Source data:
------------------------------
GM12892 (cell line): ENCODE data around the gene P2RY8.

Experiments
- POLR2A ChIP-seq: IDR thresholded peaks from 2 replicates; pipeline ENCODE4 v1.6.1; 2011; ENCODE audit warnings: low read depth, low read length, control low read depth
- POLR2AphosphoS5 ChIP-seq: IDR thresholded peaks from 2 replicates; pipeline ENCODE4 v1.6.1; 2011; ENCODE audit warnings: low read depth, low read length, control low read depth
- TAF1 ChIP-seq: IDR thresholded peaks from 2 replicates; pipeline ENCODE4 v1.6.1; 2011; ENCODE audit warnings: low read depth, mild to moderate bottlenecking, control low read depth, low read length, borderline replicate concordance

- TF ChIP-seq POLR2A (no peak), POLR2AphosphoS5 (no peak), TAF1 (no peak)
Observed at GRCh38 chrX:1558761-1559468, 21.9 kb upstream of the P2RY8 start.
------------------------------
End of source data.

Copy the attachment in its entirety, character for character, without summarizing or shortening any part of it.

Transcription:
GM12892 (cell line): ENCODE data around the gene P2RY8.

Experiments
- POLR2A ChIP-seq: IDR thresholded peaks from 2 replicates; pipeline ENCODE4 v1.6.1; 2011; ENCODE audit warnings: low read depth, low read length, control low read depth
- POLR2AphosphoS5 ChIP-seq: IDR thresholded peaks from 2 replicates; pipeline ENCODE4 v1.6.1; 2011; ENCODE audit warnings: low read depth, low read length, control low read depth
- TAF1 ChIP-seq: IDR thresholded peaks from 2 replicates; pipeline ENCODE4 v1.6.1; 2011; ENCODE audit warnings: low read depth, mild to moderate bottlenecking, control low read depth, low read length, borderline replicate concordance

- TF ChIP-seq POLR2A (no peak), POLR2AphosphoS5 (no peak), TAF1 (no peak)
Observed at GRCh38 chrX:1558761-1559468, 21.9 kb upstream of the P2RY8 start.